Increase newsletter subscribers by making it easy to enroll

(Image Source)

You can use email subscription CTAs on landing pages, sidebars, product pages, and at the bottom of your website. Make sure it’s easy to see and even easier to sign up.

#6. Event registration

Promote online and offline events on your website to build awareness, encourage sign-ups and gather contact information.

Event promotion or registration CTAs can be added to landing pages, like the one from Salesforce below, or in sidebars and next to blog posts.

collect customer information as they sign up for events

(Image Source)

You can also use this CTA on the login page to boost ticket sales and place it all over your website to inform leads or casual readers about it.

The placement and text of your CTA also depend on the event and who it is meant for. For example, a generic webinar on marketing best practices in 2022 could interest most of your website visitors (if your blog is about marketing, that is), so it makes sense to include it throughout your website.

On the other hand, a webinar on a highly-specific topic within marketing campaigns, such as technical SEO, is only interesting to some visitors. It’s better to promote these events within blog posts related to the topic of SEO, so you can reach potential prospects who care.

#7. Lead nurturing

Once you’ve captured a lead, you need to nurture them until they complete a purchase and become a paying customer. You can do this using CTAs within your existing communication channels — emails are the most popular choice.

Lead nurturing moves a prospect from the awareness stage in the buyer lifecycle to the consideration stage and maybe even entices them to complete the purchase.

Take this offer from Calm, for example. Anyone who has signed up for the free version of the app is a prospect for their paid plans. The app uses the “40% off” CTA in its emails to nurture leads, drive click-throughs, and boost conversions.

Entice existing leads to paid products or plans with exclusive offers

(Image Source)

The best lead nurturing CTAs for you depend largely on the context and your goals. You can, for example, encourage users to sign up for a more in-depth course, showcase product features, or offer exclusive discounts to drive sales.

#8. Free trial/demo

One of the most common CTAs that most people have seen is the “Start free” or “Get a demo” CTA. This is a risk-free CTA, where users explore your product’s benefits and use cases without any financial commitment or credit card details.

This CTA type is built to convince users to get your product and see how useful it really is. Once a lead has the free version, you can upsell the paid plan by showcasing how it can further improve their work processes.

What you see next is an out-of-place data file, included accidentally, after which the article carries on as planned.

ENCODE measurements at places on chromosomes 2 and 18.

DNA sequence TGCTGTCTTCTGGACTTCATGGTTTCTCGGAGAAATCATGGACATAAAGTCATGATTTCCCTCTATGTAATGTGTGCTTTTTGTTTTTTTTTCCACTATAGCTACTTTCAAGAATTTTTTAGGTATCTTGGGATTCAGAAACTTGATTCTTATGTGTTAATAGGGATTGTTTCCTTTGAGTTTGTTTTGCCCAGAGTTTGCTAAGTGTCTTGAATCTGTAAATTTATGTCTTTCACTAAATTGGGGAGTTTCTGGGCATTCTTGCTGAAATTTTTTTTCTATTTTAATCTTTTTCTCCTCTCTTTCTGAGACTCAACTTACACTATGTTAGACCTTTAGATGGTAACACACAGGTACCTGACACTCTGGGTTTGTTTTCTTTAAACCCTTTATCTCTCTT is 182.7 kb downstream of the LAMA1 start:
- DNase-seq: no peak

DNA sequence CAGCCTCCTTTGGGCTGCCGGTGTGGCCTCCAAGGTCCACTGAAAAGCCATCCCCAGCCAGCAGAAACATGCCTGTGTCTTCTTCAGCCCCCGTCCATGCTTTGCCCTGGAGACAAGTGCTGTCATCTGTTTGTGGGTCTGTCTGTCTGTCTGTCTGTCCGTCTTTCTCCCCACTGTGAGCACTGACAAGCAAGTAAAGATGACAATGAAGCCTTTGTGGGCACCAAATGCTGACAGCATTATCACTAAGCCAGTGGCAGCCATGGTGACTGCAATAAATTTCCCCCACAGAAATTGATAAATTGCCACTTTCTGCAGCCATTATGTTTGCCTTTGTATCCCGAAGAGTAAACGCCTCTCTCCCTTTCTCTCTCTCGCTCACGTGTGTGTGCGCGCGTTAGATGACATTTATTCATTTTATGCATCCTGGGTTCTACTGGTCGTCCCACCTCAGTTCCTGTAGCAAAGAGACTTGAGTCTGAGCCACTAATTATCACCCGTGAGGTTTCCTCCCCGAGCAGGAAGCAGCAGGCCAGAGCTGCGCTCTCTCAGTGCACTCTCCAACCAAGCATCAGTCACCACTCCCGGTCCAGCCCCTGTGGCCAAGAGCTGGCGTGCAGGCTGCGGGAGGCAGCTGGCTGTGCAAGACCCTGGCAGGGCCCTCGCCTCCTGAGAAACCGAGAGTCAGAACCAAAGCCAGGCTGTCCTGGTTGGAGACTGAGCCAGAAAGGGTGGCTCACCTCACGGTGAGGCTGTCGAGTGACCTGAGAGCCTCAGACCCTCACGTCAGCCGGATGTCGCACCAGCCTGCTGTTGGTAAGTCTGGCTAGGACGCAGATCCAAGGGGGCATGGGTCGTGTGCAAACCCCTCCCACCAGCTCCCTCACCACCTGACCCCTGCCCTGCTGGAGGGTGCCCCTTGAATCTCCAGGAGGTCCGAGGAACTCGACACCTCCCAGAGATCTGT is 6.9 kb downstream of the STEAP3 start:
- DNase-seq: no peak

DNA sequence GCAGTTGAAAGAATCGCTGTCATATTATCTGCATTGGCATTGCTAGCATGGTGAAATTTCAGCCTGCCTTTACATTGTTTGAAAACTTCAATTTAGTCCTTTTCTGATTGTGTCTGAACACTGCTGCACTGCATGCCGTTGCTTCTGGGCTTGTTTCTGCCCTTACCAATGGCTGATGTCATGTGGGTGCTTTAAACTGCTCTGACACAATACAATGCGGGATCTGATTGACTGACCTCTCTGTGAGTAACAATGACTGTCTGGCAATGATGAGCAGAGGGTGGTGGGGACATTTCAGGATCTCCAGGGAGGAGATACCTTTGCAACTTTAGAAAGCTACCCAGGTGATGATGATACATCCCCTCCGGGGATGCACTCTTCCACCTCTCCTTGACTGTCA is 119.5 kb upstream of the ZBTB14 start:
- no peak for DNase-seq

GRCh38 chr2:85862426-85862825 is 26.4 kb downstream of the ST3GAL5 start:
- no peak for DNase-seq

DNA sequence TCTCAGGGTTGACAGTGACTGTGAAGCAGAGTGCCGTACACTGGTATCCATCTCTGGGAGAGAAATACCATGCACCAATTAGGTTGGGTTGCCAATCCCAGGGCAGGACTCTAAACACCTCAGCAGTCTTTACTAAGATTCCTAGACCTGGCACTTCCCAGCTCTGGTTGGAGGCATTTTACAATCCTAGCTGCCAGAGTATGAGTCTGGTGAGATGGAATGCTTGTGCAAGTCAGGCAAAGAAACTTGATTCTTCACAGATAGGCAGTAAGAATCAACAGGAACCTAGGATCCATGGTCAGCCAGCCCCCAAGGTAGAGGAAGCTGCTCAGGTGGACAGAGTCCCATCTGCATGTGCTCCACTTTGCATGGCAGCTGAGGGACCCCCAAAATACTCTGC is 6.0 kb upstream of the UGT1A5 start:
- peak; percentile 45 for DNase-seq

Most SaaS companies use this CTA. Here’s an example from HubSpot:

Offer a risk-free product trial with a free trial or demo

(Image Source)

Of course, the free trial or demo should be mind-blowing enough to make users realize they need your tool to be more proactive or efficient. Once they’ve realized this, a purchase is almost guaranteed.

#9. Related content

Marketers know that the longer a visitor stays on your site, the higher the chances are of them converting. When a user goes from one blog post to another and another, they’ll learn more about your product, learn about the value it offers, see your values as a company, and make the leap to purchase.

This is why related content CTAs are essential. They lead customers down a rabbit hole of different types of content designed to keep them on your website and push them further down the funnel.

Related content CTAs can be included within the content, such as between different sections of a blog post, or in the sidebar, via a simple link.

Kinsta improves on a generic related content CTA by integrating it with a comparison tool. This is excellent for both related reading and to help new visitors see the value of Kinsta’s products.

lead users to related content

(Image Source)

Every blog post has this CTA in its sidebar. When users select a Kinsta competitor and click on “Compare,” they’re led to another blog post that compares the two platforms and explains why Kinsta is better.

This keeps readers on the site for long periods, but it also highlights how great the platform is and tells users why they should trust Kinsta instead of its competitors.

The only issue here is that it also shows up for blog posts that are completely unrelated to WordPress hosting. The more unique and relevant your CTAs (and related copy) are, the more it draws users in.

#10. Contact sales

You need a sales-focused page and CTA to close the deal at the end of your lead-generation and lead-nurturing efforts. This CTA will take customers directly to the “Contact Sales” page so they make the purchase.

But it’s not enough to write a basic CTA like “contact our sales team today.” You have to use the copy around the CTA to create urgency, show the impact or benefits of your product, and build FOMO (fear of missing out). It should make the customer want to buy the product immediately.

monday.com does this well:

close deals with by leading customers to the sales team

(Image Source)

Notice how the copy next to the form highlights social proof of how great their software is? The message here is that it’s helped thousands of companies worldwide, and it can help you too, so why wait? Contact their sales team now.

Drive More Sales With Solid CTAs

CTAs are an essential marketing tool that drives conversions by leading users further down the sales funnel. A well-crafted CTA speeds up the journey from the home page to checkout by eliminating doubt and showing users exactly where to go.

The copy surrounding your CTA is equally important, and the copywriting experts at The HOTH can help you develop both without breaking a sweat. Give us a call today to get started!


Director of Brand Strategy

Rachel is The HOTH’s Director of Brand Strategy. In 2016, she launched The HOTH’s content department, including HOTH Blogger. Rachel speaks at 1-2 industry conferences per month while overseeing The HOTH’s organic content and brand strategy. To book some time to chat about content creation, SEO, and SEM, click here.